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Re: Azhwars Nitya suris or baddha jivatmas

From: Mani Varadarajan (
Date: Tue Nov 18 1997 - 18:52:13 PST

One of our Bhakti list correspondents has rightly
suggested that I carefully read Swami Desika's "Rahasya
Traya Saaram" to understand the acharya's opinion on
the nature of the Alvars.  Reading Desika's words
along with Sri Rama Desikachariar's explanatory notes
proved even more insightful and conclusive than I 

[From p.7, "Sree guru parampara saaram", introductory
 section of Desika's "Rahasya Traya Saaram"]:

	``pUrvotpanneshu bhUteshu teshu teshu kalau prabhuH |
	  anupraviSya kurute yat samIhitam acyutaH || ''

				[vishnu dharmam 108.50]

	engiRapadiyE paraankuca parakaalaadi roopaththaalE
	abhinavamaaka oru daSaavataaram paNNi ...

Translation, according to Sri Rama Desika Swami's notes:

	According to the sloka --

	``In Kali Yuga, the great Lord Achyuta accomplishes
	what He desires by entering into creatures already
	born.'' --

	the Lord made 10 new descents in the form of
	Parankusa [Nammalvar], Parakala [Tirumangai Alvar],
	etc. ...

Swami Desika's intention in quoting this particular sloka 
while discussing the advent of the Alvars should be apparent
to the discerning reader. 

Some have assumed that since Sri Bhuvarahachariar's
statements about the humanity of the Alvars differed from 
their received understanding, this must point to a 
Thengalai / Vadagalai difference of opinion.  This conclusion,
in my opinion, is the easy way out, since it requires little
intellectual effort and research.  It is neither interesting
nor accurate to hastily trace differences of modern opinion 
and practice to the ancient acharyas.  I think it wiser
to use their writings as a basis and come to a common 
agreement as to what makes sense, rather than dogmatically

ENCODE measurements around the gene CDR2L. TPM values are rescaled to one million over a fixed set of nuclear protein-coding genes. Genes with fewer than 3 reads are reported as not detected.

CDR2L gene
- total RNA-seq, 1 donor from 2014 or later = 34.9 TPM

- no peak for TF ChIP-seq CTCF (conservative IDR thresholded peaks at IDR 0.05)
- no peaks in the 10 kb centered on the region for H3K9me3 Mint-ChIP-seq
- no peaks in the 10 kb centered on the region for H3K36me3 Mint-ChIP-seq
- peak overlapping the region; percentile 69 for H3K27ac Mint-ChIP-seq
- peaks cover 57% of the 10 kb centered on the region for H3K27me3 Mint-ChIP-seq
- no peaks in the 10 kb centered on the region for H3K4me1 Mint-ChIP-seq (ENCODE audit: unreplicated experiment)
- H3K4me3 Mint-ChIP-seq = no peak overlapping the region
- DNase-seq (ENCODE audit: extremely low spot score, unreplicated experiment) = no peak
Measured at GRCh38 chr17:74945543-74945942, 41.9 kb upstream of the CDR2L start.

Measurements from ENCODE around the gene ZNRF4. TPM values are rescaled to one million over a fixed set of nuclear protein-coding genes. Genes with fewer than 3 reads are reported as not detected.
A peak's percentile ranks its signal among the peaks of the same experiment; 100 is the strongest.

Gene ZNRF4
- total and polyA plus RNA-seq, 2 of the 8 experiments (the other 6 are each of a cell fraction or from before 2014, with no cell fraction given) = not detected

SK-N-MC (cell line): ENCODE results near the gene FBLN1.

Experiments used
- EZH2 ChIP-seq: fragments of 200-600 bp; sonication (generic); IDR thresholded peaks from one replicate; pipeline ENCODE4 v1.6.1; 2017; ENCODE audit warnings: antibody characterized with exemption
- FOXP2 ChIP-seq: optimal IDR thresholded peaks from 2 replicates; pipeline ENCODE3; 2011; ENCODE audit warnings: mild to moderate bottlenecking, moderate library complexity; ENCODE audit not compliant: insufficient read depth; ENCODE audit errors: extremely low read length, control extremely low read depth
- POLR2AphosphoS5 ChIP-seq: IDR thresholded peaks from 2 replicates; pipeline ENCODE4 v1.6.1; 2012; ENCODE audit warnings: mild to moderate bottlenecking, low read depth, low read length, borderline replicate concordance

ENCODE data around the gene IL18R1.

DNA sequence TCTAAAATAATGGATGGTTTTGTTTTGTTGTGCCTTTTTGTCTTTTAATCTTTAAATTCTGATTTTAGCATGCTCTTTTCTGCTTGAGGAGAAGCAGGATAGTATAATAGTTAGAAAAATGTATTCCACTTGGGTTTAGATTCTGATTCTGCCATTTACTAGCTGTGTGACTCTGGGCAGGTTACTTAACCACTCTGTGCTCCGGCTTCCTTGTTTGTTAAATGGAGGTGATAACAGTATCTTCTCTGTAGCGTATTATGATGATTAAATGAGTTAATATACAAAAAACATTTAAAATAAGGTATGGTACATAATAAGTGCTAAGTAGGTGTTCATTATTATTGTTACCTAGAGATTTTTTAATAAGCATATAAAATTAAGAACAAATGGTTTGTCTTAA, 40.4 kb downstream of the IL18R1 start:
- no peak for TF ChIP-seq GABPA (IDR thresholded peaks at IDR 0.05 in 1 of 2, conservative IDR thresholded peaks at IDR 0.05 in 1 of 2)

sticking to what one things are "Thengalai" or "Vadagalai."

In any event, the "Vadagalai" viewpoint, if one must
characterize it as such, is identical in this case to what
Sri Bhuvarahachariar initially wrote.  It was brought to
my attention that Dr. S.M. Srinivasa Chari's latest work
on the Alvars understands their divinity as being one
of inspiration and divine "Avesa", either by the Lord
or His divine attendants.  In his discussion of this
topic, he quotes the same passage of Desika's excerpted

Perhaps not surprisingly, this very issue was discussed
and settled hundreds of years back.  I am indebted to 
Sri M. Srinivasan of Chicago for mentioning Puttur Swamy's
explanation of Pinpazhagiya PerumaaL Jeeyar's "vaarththamaalai"
no. 188:

	[p. 225, Puttur Swamy's edition]
    188: "emberumaanaar thaanE nammazhvaaraay vandhaar"
	enRu aaLavandhaar aruLicceyvar; "nityasamsaarikaLilE
	oruvanai ubhayavibhoothi vilakshaNanaambadi 
	emberumaan aakkinaan" enRu embaar aruLicceyvar.

	Alavandar would graciously say, "The Lord Himself came as
	Nammalvar"; Embaar would graciously say, "The Lord took 
	one of those eternally caught in worldly existence and
	made him unique in ubhaya vibhoothi."

Puttur Swamy writes that both these acharyas were expressing
the same belief from different viewpoints.  It was believed
that the Lord at Thirukkurungudi manifested Himself as Nammalvar,
and yet it was also believed that the Lord displayed his grace
most abundantly in the personality of the Alvar.  The nature
of the vibhUti avatAra is taken to be the same as when 
Lord Krishna speaks of his infinite glories in Chapter 10 of
the Gita -- wherever there is anything great, holy, or magnificent,
He is there.

It seems that our acharyas wrote and thought with more 
subtlety and touching humanity than we sometimes give them

daasan Mani